Singapore's Income Insurance CIO says China 'still investable'

Income Insurance CIO David Chua says it’s too soon to write off China and notes the importance of China and the rest of Asia’s emerging markets for its portfolio allocation.
Singapore's Income Insurance CIO says China 'still investable'

Singapore’s Income Insurance will not hastily write off Chinese investments or conclude the country is no longer investible, as it awaits policy actions to come into play, according to Chief Investment Officer David Chua.

“I'm still sitting on the fence with regards to China as an important asset allocation,” Chua told a panel discussion at AsianInvestor’s 13th Southeast Asia Institutional Investment Forum in Singapore last week.

Income Insurance, previously NTUC Income, has a natural slant towards Asian markets. Taking the trajectory of emerging market growth as a reference, Chua noted that China’s deleverage efforts in the property sector and across the economy are healthy, from a long-term perspective.

David Chua, 
Income Insurance

“So, I wouldn't be too quick — within these 10 months — to write off China and say, China is no longer investable,” Chua said, adding that the rest of the emerging markets are “very much intertwined” with the developments in China.

“I think the question if you ask me will be, how do you want to play in China? How do you want to play Asia emerging markets?” he said.

Noting that the export-driven type of growth is gone, Chua said investors might need to invest in these markets in a slightly different way, such as looking at consumption trends among others.

Agreeing with Chua, Alex Lennard, senior portfolio manager at Ruffer LLP, also told the panel discussion that Chinese equities are a decent place to be allocating capital to in a world with very little hope.

“I wouldn't write off the Chinese reopening as a disappointment yet. I don't think you've seen the full evidence of whether or not that's going to be a success or not. But what's clear is that in a world where most other policymakers are withdrawing liquidity from financial markets, the Chinese are unequivocally adding liquidity to the market at the current time,” Lennard said.

Alex Lennard,
Ruffer LLP 

“The more [urgently] the policymakers act in China, the more likely it is that you get a pretty sharp response, at least in the equity market. And I think a lot of the benefits for the region as a whole will rely on whether China is performing well or not,” he said.

Lennard thought investors who expected a big bang economic reacceleration in China upon reopening were “overly optimistic”, which resulted in them giving up on China.

“We used a lot of the thought processes that went on in the US or Europe to define the success of the Chinese reopening,” Lennard said.

“We have to acknowledge that China was essentially closed for two and a half years. So, expecting behaviourally the economy to reopen, given its scale and breadth, with the same speed as European or American economies, which were closed for far shorter periods of time, was perhaps overly optimistic.”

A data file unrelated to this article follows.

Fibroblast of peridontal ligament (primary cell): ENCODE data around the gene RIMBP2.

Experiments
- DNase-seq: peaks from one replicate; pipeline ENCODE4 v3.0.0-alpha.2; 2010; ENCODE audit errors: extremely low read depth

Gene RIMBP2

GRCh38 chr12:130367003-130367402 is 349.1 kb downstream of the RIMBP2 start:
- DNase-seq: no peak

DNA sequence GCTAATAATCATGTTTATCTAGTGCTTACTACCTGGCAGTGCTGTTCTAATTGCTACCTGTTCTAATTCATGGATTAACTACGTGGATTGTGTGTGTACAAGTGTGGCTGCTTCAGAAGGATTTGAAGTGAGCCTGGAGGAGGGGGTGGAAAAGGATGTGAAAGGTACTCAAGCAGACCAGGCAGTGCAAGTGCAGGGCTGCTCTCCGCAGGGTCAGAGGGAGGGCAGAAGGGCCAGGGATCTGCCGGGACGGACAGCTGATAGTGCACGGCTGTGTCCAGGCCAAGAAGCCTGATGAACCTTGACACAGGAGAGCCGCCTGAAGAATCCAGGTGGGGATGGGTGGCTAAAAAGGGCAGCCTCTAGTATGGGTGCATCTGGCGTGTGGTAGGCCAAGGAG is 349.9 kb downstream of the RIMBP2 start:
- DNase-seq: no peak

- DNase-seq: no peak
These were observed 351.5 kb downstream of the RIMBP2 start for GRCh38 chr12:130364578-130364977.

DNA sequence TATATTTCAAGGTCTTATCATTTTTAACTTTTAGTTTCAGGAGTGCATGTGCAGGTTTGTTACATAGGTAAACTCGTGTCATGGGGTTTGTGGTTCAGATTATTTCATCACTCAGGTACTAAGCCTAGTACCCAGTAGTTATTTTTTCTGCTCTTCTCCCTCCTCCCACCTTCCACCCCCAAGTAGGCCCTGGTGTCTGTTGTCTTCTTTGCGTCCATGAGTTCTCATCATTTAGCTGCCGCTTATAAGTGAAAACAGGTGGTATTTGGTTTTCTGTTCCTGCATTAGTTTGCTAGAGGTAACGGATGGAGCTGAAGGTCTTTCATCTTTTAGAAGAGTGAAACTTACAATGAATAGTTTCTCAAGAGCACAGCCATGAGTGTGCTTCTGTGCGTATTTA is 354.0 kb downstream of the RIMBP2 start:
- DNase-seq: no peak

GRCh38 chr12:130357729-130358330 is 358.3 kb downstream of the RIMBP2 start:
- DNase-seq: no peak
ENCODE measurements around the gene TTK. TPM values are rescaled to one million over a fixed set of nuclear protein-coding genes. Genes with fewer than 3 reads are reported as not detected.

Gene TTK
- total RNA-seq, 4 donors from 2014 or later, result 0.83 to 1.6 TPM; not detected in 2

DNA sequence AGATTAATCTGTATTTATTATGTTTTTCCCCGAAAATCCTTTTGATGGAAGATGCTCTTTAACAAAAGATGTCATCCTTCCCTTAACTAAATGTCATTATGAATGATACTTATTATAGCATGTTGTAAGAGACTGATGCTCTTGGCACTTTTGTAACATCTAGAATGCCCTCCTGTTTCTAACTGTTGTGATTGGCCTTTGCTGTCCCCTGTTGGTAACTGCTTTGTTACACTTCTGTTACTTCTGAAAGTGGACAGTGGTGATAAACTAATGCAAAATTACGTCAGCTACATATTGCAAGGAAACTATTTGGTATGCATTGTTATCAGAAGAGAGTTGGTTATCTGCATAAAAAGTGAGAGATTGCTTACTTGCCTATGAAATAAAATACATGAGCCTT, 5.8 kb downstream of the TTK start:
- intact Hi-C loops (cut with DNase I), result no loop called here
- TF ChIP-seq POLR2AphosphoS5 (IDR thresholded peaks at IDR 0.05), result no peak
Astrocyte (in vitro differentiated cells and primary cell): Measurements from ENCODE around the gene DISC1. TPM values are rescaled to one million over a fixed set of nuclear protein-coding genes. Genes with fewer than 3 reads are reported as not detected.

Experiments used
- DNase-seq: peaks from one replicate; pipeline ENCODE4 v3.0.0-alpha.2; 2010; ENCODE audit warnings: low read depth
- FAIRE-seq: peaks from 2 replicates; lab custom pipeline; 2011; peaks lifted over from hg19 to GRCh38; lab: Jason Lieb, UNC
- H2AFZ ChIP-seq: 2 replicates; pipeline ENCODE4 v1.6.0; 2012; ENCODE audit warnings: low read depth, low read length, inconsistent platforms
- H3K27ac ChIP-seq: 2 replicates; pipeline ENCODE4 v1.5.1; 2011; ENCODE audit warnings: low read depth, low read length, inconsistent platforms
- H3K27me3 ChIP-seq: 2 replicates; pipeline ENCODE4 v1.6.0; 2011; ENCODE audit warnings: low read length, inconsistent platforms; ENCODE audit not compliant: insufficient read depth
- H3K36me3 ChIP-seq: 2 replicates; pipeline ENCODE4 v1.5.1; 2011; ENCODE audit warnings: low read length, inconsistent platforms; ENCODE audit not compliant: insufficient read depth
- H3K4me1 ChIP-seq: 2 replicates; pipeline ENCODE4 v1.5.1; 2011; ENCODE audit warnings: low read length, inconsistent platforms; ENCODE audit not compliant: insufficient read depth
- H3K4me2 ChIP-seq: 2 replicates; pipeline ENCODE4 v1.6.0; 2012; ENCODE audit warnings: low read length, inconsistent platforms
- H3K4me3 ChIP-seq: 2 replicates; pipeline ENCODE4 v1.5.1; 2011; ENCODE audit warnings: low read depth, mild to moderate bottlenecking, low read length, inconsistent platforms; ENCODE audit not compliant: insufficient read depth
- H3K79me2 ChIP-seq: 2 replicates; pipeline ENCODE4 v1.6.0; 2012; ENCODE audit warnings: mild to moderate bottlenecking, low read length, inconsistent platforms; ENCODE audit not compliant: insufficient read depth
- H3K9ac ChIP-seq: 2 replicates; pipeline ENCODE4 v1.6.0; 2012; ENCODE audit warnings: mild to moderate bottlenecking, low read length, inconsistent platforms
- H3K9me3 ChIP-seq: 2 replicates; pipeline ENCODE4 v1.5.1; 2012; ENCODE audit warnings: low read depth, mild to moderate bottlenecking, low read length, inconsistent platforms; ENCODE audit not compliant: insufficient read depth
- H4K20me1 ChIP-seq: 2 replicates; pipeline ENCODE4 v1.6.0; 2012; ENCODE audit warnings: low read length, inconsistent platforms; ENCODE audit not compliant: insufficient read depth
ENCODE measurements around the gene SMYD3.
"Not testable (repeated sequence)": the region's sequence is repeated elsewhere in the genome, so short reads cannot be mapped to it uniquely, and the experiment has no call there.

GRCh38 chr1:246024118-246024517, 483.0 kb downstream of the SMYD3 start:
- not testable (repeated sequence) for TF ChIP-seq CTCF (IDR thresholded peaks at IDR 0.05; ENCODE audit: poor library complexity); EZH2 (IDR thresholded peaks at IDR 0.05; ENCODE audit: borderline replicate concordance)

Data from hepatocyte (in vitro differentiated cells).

Income Insurance has a natural home bias in asset allocation, and is partially using Singapore equity allocation for income generation due to its relatively higher dividends.

“The income component has become even more important for us because of the base rates at five, what are you doing from a cash flow generation perspective?” Chua said.

He said private credit investments also offer opportunities from coupon and cash flow perspectives.

Meanwhile, the insurer is actively seeking long-duration assets, ranging from fixed income to infrastructure investments, to help manage the duration mismatch between assets and liabilities.

Looking into 2024, Income Insurance’s Chua sees the US Presidential Election as the biggest risk event. He noted the insurer is taking a scenario-based approach to portfolio construction amid elevated uncertainty going forward.

In the past, the insurer often relied on long-term capital market assumptions for pricing and strategic asset allocation.

“Given the uncertainty on the horizon, there is a whole scope for potential scenarios of how things could pan out,” Chua said.

As such, the firm is now spending more time stress-testing how its portfolio would sustain performance across different economic scenarios, from most to least likely.

Depending on the prevailing view, they could then determine whether it is practical from a return-risk trade-off perspective to take positions accounting for tail risks like high inflation, a soft landing, or other scenarios.

Acknowledging base return assumptions have risen with higher rates, together with higher volatility, the CIO said the insurer has become "more judicious" in deciding what risks to take on across asset classes and regions based on the risk-adjusted return opportunities under different scenarios.

“We’ll see how things land in 2024,” Chua said.

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